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Letter writer Lisa Guthro is wrong to think that our schools were/are racist in their policies.

Our schools have always treated the children who are forced to go to them equally badly regardless of skin color.

My first grade one teacher in Minto, New Brunswick, was the wife of the principal. She asked us to draw stick figures of men and women. While the rest of the class drew conventional stick figures with triangles for dresses on the women I drew stick figure nudes. When she saw them she said, “Ah…an artist.” She encouraged me.

Grade Two, however, was a different story. Seeing my stick figure nudes my teacher said, “You have a dirty mind.” She beat me.

At seven I learned an important lesson. I knew that had I done something wrong my first grade teacher who was the wife of the principal would have told me. I learned that a teacher could be wrong. I also learned that when a teacher was wrong we took the beating and did not change. I nearly died that year. My father’s work took us to a different town a few miles away, Chipman.

At eight I brought my sister to school for her first time. She played with the niece of the principal. When we saw the principal as we approached the school my sister said hello to her.

At noon when I picked her up to bring her home her face was red with tears. She had been taken from the classroom to the office where she was given the strap for having addressed the principal.

At eight there is not much we can do except remember. I have remembered.

Over the years first in New Brunswick and later in Ontario I watched as many people I knew were damaged by the schools we went to.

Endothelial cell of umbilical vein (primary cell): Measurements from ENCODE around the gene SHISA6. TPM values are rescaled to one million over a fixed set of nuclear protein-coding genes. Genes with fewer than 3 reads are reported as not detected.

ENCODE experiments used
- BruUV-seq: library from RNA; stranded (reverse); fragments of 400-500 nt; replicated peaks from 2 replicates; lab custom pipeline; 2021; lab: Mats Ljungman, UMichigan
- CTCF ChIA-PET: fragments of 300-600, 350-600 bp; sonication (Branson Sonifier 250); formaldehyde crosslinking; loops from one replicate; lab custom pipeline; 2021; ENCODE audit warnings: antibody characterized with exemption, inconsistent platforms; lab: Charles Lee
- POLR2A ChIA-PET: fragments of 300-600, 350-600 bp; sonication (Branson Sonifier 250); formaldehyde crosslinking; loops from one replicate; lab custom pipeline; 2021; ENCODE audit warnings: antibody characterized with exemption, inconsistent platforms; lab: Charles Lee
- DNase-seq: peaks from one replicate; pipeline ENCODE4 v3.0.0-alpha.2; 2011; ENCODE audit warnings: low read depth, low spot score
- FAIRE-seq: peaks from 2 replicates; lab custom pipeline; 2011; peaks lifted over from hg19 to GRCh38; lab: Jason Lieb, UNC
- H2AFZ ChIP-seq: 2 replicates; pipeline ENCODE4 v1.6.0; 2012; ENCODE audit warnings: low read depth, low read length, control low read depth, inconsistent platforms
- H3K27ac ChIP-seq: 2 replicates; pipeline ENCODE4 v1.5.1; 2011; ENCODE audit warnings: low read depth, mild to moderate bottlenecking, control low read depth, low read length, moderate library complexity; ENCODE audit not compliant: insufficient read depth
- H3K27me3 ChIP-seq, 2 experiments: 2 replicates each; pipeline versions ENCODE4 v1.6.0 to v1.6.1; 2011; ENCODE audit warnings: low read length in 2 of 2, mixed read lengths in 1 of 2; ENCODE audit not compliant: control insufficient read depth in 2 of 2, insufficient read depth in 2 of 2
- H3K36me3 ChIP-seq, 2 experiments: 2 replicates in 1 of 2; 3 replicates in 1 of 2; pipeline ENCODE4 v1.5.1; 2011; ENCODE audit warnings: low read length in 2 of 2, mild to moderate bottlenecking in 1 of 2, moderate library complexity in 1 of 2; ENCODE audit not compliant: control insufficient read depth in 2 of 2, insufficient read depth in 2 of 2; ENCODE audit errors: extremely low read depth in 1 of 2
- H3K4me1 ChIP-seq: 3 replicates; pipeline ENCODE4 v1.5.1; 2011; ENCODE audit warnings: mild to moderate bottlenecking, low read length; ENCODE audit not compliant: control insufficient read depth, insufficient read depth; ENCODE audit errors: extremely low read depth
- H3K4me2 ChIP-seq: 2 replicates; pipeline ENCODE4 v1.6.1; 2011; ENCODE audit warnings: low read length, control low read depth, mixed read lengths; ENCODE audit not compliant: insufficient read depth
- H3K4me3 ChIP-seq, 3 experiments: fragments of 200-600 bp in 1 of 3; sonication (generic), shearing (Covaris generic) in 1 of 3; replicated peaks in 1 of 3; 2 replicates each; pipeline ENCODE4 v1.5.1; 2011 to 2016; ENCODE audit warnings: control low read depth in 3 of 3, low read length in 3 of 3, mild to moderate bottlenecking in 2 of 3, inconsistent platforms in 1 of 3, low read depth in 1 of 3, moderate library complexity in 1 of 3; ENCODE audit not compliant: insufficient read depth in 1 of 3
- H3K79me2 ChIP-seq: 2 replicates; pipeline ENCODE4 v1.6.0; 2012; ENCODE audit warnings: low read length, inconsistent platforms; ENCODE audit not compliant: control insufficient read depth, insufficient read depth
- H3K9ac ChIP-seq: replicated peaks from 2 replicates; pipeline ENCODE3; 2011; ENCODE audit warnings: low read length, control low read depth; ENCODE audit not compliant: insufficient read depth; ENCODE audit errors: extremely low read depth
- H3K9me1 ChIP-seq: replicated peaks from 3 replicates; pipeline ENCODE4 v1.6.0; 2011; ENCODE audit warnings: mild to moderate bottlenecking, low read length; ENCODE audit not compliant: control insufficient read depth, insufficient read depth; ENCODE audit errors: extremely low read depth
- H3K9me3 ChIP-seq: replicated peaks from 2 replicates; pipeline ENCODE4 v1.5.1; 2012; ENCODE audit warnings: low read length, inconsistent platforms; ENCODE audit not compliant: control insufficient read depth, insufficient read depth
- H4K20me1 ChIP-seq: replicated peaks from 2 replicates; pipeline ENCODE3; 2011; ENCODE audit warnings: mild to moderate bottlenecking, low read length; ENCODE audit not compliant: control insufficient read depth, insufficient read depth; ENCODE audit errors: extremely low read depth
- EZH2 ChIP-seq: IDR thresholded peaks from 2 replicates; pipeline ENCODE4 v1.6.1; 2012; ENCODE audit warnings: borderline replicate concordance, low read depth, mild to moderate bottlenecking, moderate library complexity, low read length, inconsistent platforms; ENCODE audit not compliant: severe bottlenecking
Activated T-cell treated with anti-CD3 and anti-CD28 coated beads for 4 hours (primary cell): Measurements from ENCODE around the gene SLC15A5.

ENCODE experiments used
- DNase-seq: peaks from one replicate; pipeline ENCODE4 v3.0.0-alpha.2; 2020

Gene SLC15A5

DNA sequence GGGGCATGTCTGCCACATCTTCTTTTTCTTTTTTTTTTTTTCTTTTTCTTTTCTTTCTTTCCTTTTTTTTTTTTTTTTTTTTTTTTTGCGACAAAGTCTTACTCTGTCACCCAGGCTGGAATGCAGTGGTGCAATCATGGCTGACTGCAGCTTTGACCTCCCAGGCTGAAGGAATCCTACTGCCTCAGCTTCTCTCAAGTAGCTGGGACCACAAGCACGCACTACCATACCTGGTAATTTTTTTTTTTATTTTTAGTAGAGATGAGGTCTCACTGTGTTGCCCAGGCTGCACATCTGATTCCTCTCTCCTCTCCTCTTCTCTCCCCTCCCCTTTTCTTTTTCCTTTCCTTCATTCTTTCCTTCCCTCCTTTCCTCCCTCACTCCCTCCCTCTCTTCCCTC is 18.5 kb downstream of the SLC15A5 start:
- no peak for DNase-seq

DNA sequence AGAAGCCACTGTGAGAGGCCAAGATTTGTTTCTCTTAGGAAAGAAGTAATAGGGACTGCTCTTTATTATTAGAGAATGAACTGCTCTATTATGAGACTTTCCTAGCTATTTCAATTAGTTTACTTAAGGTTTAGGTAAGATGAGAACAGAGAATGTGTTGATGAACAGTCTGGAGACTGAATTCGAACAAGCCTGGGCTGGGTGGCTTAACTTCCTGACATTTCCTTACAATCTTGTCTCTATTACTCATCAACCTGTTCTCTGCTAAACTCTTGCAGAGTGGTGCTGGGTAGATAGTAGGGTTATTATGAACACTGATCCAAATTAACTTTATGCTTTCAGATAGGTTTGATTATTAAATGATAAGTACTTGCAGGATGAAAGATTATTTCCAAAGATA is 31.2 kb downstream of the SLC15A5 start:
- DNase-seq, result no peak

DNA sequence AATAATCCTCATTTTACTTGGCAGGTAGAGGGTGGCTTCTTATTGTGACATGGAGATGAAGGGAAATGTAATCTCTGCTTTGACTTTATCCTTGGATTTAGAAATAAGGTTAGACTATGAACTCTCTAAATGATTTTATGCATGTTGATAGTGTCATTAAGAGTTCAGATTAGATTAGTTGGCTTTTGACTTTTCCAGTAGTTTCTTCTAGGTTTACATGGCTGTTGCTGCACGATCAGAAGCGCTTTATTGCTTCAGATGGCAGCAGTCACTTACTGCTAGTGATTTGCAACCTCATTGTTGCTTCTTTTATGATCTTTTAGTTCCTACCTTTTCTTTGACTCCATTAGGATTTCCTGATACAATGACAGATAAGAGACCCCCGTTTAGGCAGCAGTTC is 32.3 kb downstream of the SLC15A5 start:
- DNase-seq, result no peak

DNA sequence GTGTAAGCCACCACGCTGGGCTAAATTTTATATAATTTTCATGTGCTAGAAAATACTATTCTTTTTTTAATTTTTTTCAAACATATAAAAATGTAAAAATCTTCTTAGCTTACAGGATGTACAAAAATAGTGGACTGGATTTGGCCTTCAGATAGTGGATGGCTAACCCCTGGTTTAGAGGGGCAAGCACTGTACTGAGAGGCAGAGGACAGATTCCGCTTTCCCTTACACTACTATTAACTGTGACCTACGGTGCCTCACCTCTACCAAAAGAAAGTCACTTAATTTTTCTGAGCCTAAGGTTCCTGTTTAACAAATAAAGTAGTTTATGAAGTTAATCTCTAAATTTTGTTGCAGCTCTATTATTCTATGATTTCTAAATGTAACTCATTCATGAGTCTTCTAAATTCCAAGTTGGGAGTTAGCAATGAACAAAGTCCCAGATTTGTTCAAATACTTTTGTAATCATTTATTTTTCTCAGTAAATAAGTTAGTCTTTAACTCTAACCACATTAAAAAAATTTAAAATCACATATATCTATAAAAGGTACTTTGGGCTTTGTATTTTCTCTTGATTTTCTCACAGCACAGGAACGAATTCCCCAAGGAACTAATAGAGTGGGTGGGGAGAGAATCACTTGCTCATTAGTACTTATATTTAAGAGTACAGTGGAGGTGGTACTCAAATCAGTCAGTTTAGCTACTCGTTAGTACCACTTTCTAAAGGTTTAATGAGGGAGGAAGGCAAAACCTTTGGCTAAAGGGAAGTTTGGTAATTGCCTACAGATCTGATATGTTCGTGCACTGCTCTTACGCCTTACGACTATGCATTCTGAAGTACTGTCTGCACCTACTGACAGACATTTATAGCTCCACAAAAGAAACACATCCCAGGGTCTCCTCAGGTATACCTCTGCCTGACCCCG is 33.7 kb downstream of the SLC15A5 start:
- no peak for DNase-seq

The French thinker Montesquieu said, “We get three educations. The first is from our parents, the second from our schools, the third from life. The last makes liars of the first two.”

Ivan Illich said, “School is an institution built on the axiom that learning is the result of teaching. And institutional wisdom continues to accept this axiom, despite overwhelming evidence to the contrary.”

My friend Jane Jacobs stated, “I had great teachers in the first and second grades who taught me everything I know. After that the teachers were nice but they were dopes.”

In my last year in high school, grade 13 in Sault Ste. Marie, Ontario, the principal called me into his office where I was loudly told I had the wrong attitude and would starve in two weeks if I left school that day.

Had I not left I would have starved.

Albert Einstein said, “It is, in fact, nothing short of a miracle that the modern methods of instruction have not entirely strangled the holy curiosity of inquiry; for this delicate little plant, aside from stimulation, stands mainly in need of freedom; without this it goes to wrack and ruin without fail. It is a very great mistake to think that the enjoyment of seeing and searching can be promoted by means of coercion and a sense of duty.”

Ellis Marsalis said to his sons Branford, Delfeayo and Wynton, “Most teachers say you should go to school to get your degree to have something to fall back on. Aside from being a huge lie, that also creates a very high level of mediocrity, because nobody who really believes that is going to take the leap of faith required to be a serious artist. Stay out of school.”

Jane Jacobs further stated, “I would like it to be understood, and increasingly understood as time passes, that all our human achievements have been done by ordinary people, not by exceptionally educated people, or by elites or by supernatural forces, for heaven’s sake. Yet without understanding this, people are all too willing to fall for the idea that they can’t do this, they themselves, or anybody they know, because they’re too ordinary.

“Ordinary people are capable of things without even knowing they’re doing wonderful things. You know, the next thing is not planned. It just seems to happen. It is very seldom planned.”

I’m with them.
–Reg Hartt 2018–04–19.

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